News | Director of Counselling and Mental Health Services suspended

Sources point to issues in the stepped care model’s execution

In December 2016, Nancy Low, Director of McGill’s Counselling and Mental Health Service (CMHS), was suspended from her job and escorted out of the Brown Building.

Former Director of McGill Mental Health Services Norman Hoffman told The Daily in an e-mail that he has “been told directly by various McGill Mental Health staff that Dr. Nancy Low has been suspended, apparently for insubordination,” in relation to the newly implemented stepped care model.

Stepped Care

At the beginning of the 2016/2017 academic year, McGill’s Mental Health Services and Counselling Services consolidated to become CMHS.

In a panel discussion regarding the state of mental health services at McGill, hosted by the Students’ Society of McGill University (SSMU) Mental Health Commissioners last October, Associate Director of CMHS Giuseppe Alfonsi explained to students that the McGill Health Clinic has seen “a thirty per cent increase in users over the last five years.”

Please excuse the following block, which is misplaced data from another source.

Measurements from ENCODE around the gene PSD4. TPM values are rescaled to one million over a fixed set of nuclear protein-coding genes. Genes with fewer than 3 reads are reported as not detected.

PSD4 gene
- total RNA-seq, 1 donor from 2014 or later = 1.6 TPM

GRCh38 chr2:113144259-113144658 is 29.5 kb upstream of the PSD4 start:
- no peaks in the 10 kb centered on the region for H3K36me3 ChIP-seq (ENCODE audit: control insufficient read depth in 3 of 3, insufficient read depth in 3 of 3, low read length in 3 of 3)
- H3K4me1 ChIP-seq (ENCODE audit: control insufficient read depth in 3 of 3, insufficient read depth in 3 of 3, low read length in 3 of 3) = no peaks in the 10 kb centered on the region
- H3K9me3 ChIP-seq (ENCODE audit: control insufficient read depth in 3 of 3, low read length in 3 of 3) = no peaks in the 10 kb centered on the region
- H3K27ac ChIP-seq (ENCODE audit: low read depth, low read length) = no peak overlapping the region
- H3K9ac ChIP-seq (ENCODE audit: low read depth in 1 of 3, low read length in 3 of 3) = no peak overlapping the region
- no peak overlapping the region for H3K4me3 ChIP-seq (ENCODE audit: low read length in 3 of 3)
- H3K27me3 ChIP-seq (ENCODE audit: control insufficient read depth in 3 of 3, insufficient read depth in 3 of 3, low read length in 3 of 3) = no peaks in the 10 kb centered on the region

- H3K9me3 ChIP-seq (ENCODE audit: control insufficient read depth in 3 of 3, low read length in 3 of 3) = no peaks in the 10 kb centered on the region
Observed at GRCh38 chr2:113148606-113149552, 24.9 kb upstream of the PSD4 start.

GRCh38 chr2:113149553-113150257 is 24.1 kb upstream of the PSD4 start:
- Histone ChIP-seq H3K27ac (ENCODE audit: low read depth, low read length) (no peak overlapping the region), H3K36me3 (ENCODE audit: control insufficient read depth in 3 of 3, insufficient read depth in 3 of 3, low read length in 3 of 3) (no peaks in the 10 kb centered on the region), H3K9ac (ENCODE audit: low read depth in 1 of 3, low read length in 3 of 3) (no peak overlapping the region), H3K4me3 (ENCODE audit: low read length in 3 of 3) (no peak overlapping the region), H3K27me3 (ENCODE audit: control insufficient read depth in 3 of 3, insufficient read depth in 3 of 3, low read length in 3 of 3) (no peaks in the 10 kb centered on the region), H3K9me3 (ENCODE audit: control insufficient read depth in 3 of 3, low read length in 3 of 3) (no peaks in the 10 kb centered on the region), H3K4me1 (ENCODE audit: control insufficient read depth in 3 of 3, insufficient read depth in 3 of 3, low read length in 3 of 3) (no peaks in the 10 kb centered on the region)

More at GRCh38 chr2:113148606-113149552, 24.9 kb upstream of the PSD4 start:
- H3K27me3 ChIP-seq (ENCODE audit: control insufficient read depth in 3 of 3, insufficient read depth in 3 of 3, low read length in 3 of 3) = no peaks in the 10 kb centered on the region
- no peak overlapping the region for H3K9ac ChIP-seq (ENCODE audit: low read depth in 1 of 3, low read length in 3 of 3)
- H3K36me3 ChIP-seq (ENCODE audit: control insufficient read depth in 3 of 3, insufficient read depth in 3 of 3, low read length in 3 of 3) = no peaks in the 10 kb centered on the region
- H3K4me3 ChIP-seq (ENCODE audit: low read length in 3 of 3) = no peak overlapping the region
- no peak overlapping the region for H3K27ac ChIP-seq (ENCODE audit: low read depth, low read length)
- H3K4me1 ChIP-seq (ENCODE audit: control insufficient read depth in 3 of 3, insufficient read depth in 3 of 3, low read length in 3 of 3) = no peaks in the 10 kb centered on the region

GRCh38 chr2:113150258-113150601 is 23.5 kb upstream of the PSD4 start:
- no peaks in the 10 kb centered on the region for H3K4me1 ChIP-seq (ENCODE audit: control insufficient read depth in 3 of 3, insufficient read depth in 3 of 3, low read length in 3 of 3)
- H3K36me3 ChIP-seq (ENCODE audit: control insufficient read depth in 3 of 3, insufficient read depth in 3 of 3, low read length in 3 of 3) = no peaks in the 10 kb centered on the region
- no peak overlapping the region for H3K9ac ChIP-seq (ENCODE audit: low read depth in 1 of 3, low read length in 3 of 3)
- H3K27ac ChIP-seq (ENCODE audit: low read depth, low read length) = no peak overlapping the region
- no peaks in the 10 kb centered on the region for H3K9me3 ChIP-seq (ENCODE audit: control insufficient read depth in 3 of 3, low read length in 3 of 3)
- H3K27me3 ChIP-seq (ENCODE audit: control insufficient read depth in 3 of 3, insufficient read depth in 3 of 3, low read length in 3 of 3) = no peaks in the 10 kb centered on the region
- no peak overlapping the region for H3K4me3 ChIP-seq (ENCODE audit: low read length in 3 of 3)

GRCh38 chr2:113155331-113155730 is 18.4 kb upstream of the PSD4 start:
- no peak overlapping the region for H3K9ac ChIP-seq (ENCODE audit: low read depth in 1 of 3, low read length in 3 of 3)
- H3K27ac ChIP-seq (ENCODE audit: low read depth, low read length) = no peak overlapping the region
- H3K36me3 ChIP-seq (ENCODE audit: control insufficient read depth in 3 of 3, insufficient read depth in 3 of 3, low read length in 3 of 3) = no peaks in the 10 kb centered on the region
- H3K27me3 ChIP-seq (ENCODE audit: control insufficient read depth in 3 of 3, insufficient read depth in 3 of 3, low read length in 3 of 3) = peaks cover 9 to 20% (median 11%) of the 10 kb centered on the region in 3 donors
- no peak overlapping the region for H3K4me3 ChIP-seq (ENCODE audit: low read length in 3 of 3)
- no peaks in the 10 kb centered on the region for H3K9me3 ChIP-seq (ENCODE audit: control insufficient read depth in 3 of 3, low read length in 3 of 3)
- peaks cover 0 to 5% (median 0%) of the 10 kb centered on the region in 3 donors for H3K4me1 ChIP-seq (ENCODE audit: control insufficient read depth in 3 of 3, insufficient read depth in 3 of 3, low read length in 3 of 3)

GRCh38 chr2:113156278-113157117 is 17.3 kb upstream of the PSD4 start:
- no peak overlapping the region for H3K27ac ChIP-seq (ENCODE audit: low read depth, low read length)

In response to this increasing demand for CMHS’ services, a new approach was taken: the ‘stepped-care model.’

This model uses a “two doors, one service,” system, wherein students can enter CMHS through counselling or mental health, but are processed by a single, combined system. Students are given a variety of treatment options which act as ‘steps’ to one-on-one psychotherapy, the treatment students previously received.

CMHS now also offers different types of treatment, such as online therapy, group therapy, and referrals to other organizations such as the Peer Support Centre, in order to reduce the strain on CMHS.